Thursday, December 17, 2009

Parliament to legislate security agencies

Iraqi Parliament analyzes security situation of the country following questioning top officials. It will make recommendations on improving cooperation between police and the army, and raise the reward money for informers who reveal information about explosions, stated a lawmaker.

In a covert series of meetings, Iraqi Parliament questioned Prime Minister Nuri al-Maliki, Interior Minister Jawad Polani, Defense Minister Abdul-Qadir al-Obaidi, National Security Minister Shirwan al-Wa’ili, and other top security Baghdad officials on the deadly explosions that have claimed hundreds of lives in Baghdad over the last few months.
The MPs’ notes and the security ministers’ and commanders’ answers were given to the Parliamentary Committee of Security and Defense to be studied and collected in a wide-ranging report with recommendations, said Parliament Speaker Ayad al-Samara’i, following Monday’s Parliament questioning session. The government will be obliged to apply the recommendations, he noted.
“The committee is working to identify the weak points and then suggest solutions,” stated Sirwan Adnan, Parliament member from Kurdistan Alliance list.
According to Adnan, Parliament realized during the questioning that relevant ministries lack coordination within their operations, they suffer political struggles, they lack powerful intelligence and information agencies, and ex-Baath Party insurgents have infiltrated some of their organizations.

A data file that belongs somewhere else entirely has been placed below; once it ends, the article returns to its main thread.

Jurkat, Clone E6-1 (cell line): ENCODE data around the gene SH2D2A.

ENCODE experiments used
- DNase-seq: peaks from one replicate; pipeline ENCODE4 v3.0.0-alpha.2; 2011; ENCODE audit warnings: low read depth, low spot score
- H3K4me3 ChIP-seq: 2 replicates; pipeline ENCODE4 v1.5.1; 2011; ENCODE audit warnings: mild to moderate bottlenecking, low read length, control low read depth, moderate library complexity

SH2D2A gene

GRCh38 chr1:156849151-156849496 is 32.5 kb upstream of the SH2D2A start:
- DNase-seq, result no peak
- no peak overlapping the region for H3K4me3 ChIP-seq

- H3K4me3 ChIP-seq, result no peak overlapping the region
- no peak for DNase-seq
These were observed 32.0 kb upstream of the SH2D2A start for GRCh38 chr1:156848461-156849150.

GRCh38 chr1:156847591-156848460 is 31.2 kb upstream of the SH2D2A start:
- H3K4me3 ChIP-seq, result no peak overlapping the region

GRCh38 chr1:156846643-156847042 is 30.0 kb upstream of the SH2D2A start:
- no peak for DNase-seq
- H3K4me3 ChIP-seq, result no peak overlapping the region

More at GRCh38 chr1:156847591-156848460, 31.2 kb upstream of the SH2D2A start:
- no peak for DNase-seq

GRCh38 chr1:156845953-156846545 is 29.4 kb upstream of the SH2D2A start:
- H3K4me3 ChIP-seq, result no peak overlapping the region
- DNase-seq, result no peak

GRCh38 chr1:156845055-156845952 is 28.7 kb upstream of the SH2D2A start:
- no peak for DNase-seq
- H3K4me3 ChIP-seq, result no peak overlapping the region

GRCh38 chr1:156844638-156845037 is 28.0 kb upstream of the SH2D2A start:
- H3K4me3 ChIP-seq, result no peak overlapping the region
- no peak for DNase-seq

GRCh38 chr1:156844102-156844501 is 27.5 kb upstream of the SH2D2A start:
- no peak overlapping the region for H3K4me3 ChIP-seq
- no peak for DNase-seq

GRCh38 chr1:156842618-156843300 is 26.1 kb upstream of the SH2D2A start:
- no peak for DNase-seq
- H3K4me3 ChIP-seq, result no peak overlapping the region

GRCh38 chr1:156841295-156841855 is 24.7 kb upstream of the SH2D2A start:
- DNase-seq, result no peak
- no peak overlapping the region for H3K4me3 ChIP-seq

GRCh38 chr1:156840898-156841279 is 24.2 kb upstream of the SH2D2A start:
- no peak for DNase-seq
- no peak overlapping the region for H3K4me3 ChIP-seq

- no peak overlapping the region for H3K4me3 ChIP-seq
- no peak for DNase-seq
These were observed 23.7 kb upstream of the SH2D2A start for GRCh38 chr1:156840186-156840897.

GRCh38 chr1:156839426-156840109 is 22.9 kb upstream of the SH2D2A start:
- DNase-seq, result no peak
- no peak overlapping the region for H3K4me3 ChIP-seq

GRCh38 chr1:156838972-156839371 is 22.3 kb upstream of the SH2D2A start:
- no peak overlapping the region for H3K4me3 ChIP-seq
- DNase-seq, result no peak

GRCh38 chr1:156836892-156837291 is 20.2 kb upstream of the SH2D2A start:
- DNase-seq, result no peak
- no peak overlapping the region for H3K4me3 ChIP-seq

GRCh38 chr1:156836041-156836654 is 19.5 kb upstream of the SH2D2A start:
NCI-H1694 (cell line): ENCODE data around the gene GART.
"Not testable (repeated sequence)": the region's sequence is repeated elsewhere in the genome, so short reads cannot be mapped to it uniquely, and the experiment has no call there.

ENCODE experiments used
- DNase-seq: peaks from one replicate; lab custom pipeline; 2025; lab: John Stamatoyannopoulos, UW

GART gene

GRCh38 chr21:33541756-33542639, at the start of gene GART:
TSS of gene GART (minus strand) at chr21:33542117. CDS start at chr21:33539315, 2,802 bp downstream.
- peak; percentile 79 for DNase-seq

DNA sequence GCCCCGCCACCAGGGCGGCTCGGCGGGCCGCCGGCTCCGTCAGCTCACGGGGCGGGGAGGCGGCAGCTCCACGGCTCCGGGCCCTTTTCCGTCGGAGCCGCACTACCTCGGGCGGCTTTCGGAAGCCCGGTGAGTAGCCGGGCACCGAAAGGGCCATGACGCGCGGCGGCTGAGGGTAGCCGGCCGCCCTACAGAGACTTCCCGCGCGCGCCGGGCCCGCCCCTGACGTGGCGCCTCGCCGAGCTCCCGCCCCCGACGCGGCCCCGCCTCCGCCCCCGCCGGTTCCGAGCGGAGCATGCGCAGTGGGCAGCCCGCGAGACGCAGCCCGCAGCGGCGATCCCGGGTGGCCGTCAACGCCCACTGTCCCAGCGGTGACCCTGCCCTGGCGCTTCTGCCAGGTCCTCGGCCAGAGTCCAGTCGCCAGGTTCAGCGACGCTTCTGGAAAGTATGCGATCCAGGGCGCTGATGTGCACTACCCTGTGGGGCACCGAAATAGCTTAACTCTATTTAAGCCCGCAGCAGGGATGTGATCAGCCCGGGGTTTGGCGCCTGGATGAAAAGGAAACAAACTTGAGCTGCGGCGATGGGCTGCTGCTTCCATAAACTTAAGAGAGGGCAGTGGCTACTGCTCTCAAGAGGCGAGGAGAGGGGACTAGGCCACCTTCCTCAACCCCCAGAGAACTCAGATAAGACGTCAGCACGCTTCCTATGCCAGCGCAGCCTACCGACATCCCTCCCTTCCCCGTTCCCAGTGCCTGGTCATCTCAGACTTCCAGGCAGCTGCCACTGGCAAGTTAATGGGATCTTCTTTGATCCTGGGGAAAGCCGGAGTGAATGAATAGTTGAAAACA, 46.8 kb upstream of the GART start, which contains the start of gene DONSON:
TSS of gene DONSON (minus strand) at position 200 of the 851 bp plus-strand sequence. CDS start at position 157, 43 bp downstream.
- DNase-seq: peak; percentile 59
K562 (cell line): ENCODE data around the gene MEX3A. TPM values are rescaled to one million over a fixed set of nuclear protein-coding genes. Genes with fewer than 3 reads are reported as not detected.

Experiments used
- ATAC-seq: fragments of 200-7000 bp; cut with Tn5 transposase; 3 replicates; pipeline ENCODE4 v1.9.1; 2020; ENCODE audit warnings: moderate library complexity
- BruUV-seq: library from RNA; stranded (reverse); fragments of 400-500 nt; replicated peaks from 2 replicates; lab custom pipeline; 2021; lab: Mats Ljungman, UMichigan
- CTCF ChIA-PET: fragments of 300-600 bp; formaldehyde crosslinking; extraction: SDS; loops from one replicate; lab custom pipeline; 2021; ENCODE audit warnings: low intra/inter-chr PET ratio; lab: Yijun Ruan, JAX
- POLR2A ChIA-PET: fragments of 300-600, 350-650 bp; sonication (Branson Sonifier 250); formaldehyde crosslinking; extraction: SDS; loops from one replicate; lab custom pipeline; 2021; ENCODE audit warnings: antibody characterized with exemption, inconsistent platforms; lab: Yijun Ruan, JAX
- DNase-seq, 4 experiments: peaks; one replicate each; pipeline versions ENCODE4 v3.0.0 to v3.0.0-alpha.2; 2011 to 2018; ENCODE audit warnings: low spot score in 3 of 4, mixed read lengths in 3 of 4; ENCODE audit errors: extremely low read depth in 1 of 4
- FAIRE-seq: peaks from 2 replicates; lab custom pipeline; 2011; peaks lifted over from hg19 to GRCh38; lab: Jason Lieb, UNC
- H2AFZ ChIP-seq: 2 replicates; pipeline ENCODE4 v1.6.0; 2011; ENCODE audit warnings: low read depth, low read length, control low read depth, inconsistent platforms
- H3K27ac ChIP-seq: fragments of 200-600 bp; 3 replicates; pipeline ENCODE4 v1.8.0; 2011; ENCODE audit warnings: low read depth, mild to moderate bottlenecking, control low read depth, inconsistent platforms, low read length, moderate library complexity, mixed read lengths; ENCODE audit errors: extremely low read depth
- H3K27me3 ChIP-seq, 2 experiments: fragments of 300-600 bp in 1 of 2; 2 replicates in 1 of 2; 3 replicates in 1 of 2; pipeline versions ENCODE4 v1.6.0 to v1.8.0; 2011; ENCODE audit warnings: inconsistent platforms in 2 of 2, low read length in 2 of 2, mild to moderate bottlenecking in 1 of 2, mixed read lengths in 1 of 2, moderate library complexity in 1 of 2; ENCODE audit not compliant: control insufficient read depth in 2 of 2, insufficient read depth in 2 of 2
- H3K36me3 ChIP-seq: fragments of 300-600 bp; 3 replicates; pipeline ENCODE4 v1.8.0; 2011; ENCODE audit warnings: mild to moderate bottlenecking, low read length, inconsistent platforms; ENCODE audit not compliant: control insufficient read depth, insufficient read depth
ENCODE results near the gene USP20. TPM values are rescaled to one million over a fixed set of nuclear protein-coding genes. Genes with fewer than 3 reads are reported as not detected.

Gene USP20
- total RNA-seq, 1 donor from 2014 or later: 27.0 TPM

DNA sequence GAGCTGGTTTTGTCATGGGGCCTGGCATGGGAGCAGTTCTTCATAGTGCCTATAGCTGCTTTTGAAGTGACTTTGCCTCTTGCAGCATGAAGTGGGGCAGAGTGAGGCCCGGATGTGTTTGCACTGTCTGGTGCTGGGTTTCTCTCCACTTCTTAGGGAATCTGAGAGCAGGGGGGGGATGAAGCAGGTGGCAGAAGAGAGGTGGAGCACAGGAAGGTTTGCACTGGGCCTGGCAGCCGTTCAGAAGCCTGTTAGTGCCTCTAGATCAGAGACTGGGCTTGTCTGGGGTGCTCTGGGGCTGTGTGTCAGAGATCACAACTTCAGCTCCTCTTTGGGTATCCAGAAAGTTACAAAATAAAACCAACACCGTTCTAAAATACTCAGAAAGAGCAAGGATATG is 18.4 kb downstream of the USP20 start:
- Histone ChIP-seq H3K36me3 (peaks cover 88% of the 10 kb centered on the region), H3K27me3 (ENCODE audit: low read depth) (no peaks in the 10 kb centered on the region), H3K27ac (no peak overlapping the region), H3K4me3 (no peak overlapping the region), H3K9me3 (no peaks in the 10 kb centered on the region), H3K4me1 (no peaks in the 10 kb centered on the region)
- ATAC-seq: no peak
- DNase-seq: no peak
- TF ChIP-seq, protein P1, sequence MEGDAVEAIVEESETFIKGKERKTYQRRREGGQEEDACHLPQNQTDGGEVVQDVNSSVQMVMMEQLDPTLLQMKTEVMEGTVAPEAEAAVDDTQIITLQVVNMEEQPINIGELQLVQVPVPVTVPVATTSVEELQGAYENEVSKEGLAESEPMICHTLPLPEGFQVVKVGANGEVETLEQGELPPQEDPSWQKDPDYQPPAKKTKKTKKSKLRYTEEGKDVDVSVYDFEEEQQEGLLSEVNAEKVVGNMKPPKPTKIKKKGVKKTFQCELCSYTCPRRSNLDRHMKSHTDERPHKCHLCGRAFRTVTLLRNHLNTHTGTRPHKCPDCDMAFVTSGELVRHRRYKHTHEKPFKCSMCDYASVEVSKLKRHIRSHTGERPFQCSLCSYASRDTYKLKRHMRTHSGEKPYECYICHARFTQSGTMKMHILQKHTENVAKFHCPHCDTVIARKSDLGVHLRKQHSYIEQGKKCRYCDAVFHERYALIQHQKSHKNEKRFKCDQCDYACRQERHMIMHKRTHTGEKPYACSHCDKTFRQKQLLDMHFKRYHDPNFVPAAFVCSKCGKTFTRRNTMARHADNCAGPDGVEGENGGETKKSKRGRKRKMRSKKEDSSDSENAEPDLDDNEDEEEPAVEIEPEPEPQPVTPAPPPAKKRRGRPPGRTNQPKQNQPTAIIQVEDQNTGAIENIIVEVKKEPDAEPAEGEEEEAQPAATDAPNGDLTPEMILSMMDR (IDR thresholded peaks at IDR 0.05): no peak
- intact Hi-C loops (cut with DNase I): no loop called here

Explosions have rocked Baghdad since last August. On Tuesday, November 8, five car bombs, four with suicidal drivers, exploded near government offices, killing 130 and injuring over 500.
Parliament, according to constitutional Article 84, will issue a law to framework duties and responsibilities of the security ministries and agencies, said Adnan, who blamed the government because it hasn’t yet offered projects to legislate these ministries’ affairs.
Based on the ministers’ demands, the award system for security activities will be amended to increase to more than the legal award—1 million Iraqi dinars (almost US$847)—announced the Parliament member. “They have the right to ask for more. Nobody reveals a terrorist plan for 1 million dinars; but if it’s 50 million, it will help. Revealing an explosion before it occurs means hundreds of millions.”

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